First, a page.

The Corruption Game: Health Systems, International Agencies, and the State in South Asia

Svea Closser | https://doi.org/10.1111/maq.12549

Sign painted on a government health post wall in Nepal.
Photo by Svea Closser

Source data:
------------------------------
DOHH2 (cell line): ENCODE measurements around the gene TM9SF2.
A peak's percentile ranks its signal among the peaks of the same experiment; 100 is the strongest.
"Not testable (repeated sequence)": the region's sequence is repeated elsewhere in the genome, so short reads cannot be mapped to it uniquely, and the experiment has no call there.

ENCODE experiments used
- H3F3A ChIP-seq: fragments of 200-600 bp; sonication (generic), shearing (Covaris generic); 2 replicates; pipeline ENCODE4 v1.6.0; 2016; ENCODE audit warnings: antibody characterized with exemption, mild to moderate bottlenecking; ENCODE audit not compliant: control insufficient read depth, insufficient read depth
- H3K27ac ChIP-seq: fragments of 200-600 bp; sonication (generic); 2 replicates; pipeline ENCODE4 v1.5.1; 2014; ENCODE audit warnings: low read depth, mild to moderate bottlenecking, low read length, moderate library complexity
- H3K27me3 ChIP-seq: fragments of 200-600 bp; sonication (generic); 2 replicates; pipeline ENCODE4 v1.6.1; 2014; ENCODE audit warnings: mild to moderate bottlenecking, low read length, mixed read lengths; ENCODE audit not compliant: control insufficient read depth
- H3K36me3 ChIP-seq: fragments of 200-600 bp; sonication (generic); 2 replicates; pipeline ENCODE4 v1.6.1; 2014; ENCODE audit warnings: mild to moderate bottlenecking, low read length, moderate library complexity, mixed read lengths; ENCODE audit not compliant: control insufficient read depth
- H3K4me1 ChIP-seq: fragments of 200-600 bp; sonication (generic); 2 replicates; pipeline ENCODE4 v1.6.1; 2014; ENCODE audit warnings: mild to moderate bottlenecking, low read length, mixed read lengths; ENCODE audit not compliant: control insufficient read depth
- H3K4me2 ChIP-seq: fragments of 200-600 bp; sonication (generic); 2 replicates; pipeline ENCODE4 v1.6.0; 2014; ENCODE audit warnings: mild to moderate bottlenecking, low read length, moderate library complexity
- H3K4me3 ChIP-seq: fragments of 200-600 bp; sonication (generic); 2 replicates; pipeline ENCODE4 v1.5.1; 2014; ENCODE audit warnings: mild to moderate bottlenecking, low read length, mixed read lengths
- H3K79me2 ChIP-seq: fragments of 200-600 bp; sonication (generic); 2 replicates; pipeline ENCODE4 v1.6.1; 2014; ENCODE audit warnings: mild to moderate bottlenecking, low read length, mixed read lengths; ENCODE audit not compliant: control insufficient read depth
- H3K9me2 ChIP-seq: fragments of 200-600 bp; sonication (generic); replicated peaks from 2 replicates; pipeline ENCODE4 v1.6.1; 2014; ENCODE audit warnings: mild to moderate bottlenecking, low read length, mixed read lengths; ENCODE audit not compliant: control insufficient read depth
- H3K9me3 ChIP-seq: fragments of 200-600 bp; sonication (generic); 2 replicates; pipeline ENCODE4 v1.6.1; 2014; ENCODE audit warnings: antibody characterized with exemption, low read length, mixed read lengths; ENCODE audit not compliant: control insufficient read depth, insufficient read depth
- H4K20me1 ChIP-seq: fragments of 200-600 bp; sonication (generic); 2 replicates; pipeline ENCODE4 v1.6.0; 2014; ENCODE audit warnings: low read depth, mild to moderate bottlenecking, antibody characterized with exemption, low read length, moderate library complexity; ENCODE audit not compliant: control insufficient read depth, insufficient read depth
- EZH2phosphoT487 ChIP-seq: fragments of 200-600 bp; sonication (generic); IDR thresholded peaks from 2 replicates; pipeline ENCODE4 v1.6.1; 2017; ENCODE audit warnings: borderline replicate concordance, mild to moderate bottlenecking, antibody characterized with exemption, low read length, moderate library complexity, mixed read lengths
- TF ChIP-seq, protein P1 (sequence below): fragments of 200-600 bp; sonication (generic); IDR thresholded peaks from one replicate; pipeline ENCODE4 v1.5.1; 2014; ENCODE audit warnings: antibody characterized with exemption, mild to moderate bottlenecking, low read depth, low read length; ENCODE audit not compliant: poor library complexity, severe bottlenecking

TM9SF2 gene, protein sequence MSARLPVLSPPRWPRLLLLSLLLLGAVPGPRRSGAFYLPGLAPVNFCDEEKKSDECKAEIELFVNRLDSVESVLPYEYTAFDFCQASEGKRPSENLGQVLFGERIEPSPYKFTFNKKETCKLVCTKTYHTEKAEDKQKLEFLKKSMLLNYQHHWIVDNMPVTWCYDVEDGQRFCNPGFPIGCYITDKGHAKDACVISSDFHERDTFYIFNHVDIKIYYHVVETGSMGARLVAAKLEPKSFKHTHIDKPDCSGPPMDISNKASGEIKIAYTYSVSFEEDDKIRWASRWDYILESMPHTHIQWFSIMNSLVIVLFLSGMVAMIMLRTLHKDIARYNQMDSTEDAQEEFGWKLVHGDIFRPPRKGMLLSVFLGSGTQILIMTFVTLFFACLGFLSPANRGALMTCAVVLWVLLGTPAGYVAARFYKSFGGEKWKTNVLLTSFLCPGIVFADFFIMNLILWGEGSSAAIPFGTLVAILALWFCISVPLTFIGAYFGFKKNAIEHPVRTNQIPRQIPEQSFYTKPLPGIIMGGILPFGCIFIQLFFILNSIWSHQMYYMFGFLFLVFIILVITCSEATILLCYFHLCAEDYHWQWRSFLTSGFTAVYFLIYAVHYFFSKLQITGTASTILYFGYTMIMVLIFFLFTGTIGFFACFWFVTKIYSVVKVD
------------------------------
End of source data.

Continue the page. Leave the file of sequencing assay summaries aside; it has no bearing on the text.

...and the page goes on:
Drawing on ethnographic material collected in Pakistan, India, and Nepal, this article analyzes patterns of corruption in vaccination programs in South Asia. Corrupt practices—which required substantial work—were deeply shaped by both the money and systems of accountability of the global health system. Bilateral and multilateral donors provided substantial funding for immunization programs across South Asia. International agencies and governments instituted systems of accountability, including documentation requirements and a parallel UN bureaucracy in problematic districts, to try to ensure that health workers did what they wanted. Some immunization program staff skillfully bent these systems of accountability to their own ends, diverting vaccination funding into their own pockets. Corruption operates not in opposition to the official rules, but in spaces opened up by them. These practices sometimes transform Weber’s rational bureaucracy into a sophisticated game with many players, whose aims are more complex than the stated goals of the bureaucracy. [corruption, health systems, South Asia, vaccination]

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